During his rookie NHL season, Latendresse moved up to the first line after forward Chris Higgins suffered an ankle injury. On November 7, 2006, during his first game on the Canadiens' top line, Latendresse tapped in a rebound past goaltender Dwayne Roloson to record his first career NHL goal against the Edmonton Oilers, 1:04 into the third period. At a press conference after that game, Guillaume was asked about the comments of former Canadiens goaltender and Hall of Famer Patrick Roy. Just a few weeks earlier, Roy had said he thinks the only reason 19-year-old rookie Latendresse remains with the Canadiens is because he's a francophone, suggesting if his surname was "Smith" or "Brown," he would have been back in QMJHL. Latendresse talked briefly about it: "It's me who's supposed to be 19, not him," said Latendresse. "I will act like a man. I'll leave it to him to act like a child. I don't know why he's acting like that. I've never spoken to him. He should be delighted by the success of young Québecers in the NHL instead of making stupid comments."

In 2005, Latendresse posed topless for Montreal's gay magazine La Voix du Village ("The Voice of the Village"), creating a mild controversy and raising questions about his sexual orientation at the time.[2] Latendresse's agent, Pat Brisson, stated that his client was unaware of the nature of the publication he was being interviewed and photographed for, and that he is heterosexual.[3]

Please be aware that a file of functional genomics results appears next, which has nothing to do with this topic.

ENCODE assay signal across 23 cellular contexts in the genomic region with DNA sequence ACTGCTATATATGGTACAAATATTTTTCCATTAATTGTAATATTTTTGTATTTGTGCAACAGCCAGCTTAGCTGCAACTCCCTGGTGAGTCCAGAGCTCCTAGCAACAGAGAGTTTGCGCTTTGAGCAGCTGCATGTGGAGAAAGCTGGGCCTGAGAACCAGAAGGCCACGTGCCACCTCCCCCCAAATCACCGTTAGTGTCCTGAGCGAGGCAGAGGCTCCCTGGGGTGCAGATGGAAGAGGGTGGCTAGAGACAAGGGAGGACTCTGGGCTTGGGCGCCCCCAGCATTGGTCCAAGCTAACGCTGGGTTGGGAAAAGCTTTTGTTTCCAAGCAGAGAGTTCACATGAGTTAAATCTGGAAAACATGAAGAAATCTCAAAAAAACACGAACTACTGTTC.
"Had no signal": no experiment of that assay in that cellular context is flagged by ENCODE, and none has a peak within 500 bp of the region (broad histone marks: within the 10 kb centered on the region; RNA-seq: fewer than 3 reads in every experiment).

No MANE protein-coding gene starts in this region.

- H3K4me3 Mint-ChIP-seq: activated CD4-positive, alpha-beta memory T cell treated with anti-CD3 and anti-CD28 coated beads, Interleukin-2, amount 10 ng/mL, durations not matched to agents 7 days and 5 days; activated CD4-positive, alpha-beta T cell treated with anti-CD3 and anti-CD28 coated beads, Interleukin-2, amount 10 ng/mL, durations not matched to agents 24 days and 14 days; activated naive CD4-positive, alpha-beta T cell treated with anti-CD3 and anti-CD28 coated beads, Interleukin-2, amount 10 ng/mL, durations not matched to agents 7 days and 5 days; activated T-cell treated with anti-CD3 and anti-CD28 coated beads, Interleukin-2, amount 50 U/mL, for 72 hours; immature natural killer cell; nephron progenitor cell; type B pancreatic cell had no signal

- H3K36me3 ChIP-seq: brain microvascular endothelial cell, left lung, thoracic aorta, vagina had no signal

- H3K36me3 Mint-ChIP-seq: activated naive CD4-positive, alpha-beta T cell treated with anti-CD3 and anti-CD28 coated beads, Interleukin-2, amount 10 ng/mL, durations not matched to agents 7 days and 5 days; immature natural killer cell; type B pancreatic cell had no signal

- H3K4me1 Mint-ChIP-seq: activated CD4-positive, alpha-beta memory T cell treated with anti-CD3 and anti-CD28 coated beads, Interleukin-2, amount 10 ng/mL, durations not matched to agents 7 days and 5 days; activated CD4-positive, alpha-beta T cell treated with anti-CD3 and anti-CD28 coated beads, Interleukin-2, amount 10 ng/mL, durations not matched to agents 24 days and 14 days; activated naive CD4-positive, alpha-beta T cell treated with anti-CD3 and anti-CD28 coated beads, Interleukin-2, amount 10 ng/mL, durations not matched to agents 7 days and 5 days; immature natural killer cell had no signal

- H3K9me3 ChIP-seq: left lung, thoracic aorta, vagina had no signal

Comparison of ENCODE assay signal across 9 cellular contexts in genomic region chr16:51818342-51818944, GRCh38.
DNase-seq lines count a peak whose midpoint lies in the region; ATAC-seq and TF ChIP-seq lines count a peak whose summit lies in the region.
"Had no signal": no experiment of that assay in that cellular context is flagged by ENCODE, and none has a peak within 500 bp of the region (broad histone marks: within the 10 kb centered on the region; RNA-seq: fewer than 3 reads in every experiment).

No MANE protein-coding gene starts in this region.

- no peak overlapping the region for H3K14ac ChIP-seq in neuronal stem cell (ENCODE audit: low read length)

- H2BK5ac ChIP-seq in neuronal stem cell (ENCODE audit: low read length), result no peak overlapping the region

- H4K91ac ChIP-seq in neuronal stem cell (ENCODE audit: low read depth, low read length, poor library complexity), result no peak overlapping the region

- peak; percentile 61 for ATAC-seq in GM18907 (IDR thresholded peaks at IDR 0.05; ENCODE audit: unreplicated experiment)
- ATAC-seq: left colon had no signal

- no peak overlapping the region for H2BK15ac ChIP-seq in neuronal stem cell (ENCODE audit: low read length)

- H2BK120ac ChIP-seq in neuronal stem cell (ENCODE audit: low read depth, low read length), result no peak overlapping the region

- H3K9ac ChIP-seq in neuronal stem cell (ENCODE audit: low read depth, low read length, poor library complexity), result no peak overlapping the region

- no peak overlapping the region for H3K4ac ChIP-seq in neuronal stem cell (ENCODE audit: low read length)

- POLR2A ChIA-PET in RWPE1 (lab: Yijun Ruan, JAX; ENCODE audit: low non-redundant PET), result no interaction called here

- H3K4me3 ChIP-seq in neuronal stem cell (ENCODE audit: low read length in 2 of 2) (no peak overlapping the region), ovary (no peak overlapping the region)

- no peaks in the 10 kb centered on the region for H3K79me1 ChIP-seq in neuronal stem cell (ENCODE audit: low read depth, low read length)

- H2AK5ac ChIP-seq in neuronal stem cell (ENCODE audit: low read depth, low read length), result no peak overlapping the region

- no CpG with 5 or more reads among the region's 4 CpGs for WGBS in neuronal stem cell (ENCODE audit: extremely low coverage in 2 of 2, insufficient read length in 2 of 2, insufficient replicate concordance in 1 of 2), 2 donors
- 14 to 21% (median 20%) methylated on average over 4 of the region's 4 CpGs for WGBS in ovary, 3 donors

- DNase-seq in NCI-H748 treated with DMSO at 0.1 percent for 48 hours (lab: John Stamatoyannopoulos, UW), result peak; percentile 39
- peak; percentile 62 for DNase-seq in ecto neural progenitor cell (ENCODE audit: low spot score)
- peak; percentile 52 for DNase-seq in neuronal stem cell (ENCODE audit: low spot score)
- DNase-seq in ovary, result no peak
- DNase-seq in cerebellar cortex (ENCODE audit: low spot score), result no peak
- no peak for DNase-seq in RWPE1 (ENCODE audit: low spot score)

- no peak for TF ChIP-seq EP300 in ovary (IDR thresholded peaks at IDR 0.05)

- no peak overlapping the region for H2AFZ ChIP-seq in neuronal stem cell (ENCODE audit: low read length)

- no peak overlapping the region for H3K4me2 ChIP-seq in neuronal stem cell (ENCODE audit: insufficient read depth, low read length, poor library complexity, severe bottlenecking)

Latendresse during his time with the Wild.

Midway through his fourth season in Montreal, Latendresse was traded to the Minnesota Wild on November 23, 2009, for forward Benoît Pouliot. In his first 20 games with the Wild, Latendresse scored ten goals; he had scored only two in his previous 23 games in Montreal.

On October 7, 2010, Latendresse scored the first goal of the 2010–11 season, just 3:33 into the first period, on Carolina Hurricanes goaltender Cam Ward in Helsinki, Finland.[4] Latendresse's 2010–11 season was plagued with injuries; he required surgery to repair a sports hernia and a torn labrum in his hip, and he ultimately was forced to miss all but 11 games. At the end of the season, Wild Owner Craig Leipold accused Latendresse of not taking his off-season training regimen seriously, and stated that Latendresse was expected to show up for the beginning of the 2011–12 season in top shape.[5] However, Latendresse played just 16 games for the Wild in 2011–12, suffering from a hip injury and recurring concussion problems.[6]

On July 1, 2012, Latendresse signed a one-year contract as a free agent with the Ottawa Senators.[7]